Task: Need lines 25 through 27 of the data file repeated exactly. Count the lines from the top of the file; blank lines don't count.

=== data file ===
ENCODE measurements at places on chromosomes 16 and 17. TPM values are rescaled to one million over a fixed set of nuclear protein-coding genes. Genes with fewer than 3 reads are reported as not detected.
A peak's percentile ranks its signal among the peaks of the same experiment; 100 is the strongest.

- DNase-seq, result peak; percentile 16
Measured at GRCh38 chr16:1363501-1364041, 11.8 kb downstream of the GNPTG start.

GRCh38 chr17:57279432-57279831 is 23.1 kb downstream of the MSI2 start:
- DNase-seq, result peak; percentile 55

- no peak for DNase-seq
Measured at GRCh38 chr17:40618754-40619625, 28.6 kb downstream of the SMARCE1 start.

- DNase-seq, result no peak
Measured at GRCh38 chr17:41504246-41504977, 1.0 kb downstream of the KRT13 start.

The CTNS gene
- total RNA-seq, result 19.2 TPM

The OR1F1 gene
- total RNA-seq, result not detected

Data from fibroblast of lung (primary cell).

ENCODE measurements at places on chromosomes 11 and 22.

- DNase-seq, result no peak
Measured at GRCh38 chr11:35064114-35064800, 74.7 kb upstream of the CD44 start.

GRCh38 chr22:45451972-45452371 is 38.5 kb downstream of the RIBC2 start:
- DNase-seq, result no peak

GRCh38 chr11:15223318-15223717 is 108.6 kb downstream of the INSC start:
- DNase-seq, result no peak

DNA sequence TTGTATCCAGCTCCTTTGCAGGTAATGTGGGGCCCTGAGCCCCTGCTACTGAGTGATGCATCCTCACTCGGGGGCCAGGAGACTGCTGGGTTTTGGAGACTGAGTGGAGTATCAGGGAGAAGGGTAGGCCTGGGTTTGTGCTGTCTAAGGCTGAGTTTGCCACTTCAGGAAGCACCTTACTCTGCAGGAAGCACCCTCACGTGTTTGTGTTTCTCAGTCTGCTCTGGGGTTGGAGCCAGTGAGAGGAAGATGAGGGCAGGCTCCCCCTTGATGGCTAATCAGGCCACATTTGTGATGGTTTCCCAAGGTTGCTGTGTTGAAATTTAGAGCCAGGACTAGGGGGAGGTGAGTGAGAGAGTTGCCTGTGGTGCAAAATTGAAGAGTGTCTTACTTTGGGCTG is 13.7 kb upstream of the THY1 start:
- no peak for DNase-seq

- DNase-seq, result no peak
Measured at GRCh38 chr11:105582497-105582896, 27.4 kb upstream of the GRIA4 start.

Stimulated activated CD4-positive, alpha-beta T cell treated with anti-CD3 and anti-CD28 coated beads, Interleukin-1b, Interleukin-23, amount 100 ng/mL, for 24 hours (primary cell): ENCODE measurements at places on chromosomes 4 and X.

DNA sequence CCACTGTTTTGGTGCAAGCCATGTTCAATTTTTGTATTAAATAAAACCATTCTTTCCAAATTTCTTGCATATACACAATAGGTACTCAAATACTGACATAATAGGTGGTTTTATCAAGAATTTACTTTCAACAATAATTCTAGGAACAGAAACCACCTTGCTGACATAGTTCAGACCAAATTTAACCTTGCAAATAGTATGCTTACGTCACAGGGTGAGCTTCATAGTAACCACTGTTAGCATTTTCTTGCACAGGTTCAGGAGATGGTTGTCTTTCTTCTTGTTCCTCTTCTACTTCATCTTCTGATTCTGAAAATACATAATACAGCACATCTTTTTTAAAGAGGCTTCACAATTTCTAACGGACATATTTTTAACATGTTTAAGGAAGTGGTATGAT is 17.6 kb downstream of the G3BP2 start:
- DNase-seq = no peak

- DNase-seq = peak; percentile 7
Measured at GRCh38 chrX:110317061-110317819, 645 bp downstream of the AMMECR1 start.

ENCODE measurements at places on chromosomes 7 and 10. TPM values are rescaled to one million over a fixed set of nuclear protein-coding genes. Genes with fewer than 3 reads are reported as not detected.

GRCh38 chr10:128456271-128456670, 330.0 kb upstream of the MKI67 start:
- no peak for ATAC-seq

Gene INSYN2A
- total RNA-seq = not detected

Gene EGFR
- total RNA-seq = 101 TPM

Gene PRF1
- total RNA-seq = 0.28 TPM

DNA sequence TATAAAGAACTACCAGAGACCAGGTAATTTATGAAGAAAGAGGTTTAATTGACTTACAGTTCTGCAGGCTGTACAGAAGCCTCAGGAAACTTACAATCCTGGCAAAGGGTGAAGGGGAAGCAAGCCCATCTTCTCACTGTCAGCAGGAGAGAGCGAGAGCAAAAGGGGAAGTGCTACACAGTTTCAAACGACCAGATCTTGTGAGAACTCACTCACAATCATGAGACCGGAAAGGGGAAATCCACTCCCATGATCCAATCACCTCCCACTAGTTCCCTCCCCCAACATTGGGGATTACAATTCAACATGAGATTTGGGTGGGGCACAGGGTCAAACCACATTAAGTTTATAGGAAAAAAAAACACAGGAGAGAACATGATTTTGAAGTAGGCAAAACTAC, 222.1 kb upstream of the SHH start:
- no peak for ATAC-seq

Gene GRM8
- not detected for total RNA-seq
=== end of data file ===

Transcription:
- DNase-seq, result no peak
Measured at GRCh38 chr11:105582497-105582896, 27.4 kb upstream of the GRIA4 start.

Stimulated activated CD4-positive, alpha-beta T cell treated with anti-CD3 and anti-CD28 coated beads, Interleukin-1b, Interleukin-23, amount 100 ng/mL, for 24 hours (primary cell): ENCODE measurements at places on chromosomes 4 and X.